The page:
Thursday

Hunting In Severe Weather

The Armistice Day Storm
November 11th 1940, started out as a sunny, “Blue Bird Day” in America’s Upper Midwest. Temperatures were in the 60’s. In a few hours more, a powerful storm moved quickly across the Rocky Mountains and fell upon the Midwest killing 145 people, many of these were hunters. 49 Minnesota duck hunters drowned in the big waves stirred up by 80 mph winds or froze to death, scantly clothed, wet from rain, when the temperature dropped below 10 degrees as nearly 3 feet of snow fell. This was the Armistice Day Storm.

Desperation
It was not that long ago, I would go hunting regardless of the conditions. This recklessness was a result of the limited or impossible opportunities to go hunting when trying to build a household.
Good Weather for Ducks
I have gone duck hunting approximately 5 times in an all day downpour. I have never observed a single duck under these conditions, which disproves the myth that bad weather is “Good weather for ducks”.

Retrieving Decoys
Duck decoys are usually set predawn, in placid water. Later in the day, when it is time to retrieve your decoys, the water is often choppy with waves and swells. If you suspect that the wind will increase, you may want to consider a smaller decoy spread that is closer to shore. A smaller, closer decoy arrangement can be retrieved quickly, easily and with less risk.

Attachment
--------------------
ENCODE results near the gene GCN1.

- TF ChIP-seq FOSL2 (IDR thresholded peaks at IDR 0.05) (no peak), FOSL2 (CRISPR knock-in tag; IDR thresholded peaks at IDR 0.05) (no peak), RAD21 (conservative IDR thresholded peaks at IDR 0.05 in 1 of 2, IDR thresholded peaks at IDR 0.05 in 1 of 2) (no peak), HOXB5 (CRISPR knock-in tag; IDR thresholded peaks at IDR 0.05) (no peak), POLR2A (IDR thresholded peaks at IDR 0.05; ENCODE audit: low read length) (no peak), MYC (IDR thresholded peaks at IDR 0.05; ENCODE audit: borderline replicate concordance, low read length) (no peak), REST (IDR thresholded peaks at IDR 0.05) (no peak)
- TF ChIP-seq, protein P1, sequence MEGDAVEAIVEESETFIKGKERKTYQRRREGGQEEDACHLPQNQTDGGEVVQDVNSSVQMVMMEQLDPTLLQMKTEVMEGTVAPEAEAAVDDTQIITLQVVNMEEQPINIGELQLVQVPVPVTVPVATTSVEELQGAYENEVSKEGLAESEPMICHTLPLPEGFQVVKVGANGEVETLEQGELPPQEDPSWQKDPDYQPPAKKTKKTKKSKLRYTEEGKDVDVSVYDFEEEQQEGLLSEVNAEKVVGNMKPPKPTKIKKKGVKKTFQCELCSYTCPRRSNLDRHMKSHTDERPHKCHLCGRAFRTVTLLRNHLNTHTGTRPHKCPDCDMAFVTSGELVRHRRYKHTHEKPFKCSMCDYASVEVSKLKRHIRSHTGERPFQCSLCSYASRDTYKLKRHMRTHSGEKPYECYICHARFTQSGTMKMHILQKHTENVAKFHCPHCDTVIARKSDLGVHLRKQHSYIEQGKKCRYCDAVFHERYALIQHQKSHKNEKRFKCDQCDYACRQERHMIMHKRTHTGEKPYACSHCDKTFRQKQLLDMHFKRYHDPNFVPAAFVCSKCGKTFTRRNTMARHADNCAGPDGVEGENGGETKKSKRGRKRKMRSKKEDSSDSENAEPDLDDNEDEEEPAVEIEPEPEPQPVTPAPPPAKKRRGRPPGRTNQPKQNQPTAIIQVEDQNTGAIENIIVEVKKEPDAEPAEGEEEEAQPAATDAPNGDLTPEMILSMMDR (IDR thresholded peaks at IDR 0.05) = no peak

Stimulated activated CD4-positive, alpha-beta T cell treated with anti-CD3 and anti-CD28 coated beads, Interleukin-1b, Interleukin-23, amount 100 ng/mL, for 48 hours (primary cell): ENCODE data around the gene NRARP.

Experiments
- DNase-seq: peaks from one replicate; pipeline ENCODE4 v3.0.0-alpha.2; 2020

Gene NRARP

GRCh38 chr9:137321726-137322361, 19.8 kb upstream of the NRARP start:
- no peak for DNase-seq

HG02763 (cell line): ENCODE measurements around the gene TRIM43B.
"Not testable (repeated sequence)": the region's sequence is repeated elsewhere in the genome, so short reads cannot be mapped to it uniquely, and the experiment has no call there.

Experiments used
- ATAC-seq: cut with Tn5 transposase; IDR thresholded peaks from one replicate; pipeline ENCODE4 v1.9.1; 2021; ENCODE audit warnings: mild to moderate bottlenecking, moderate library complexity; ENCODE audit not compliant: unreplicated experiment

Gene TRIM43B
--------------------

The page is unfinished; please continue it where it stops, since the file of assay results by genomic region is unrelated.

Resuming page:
Flooding
The 2010 Waterfowl Season in Minnesota came with strong warnings because of flooding. Whole dock systems, trees and logs were reported to be floating in water areas as a hazard to boaters. My own cousin struck one of these logs or trees while boating predawn and was thrown overboard while the boat sank. The water was freezing. My cousin had to purposely travel with the river current downstream for the purpose of reaching an occupied dwelling and asking a stranger to take him in or help.

Muzzle Loading
The Muzzle Loading Rifle Season is always last and can be a sort of desperate, last chance to take a deer. After an unsuccessful regular deer season, I once borrowed a Muzzle Loading Rifle and set out after deer. It was December and I had no interest in the conditions. I only wanted this last chance to get a deer. Once out in the field, my finger tips began stinging from the cold. It was very windy and I could not warm up, even while wearing modern, cold weather gloves and clothing. A bottle of water in a pocket and against my body was already frozen solid. I had to crawl into a natural tunnel made from clumps of tall grass that had blown over to warm up over an alcohol flame. Once I was warm again, I had to beeline it to the car. I then realized the conditions were too dangerous this day.


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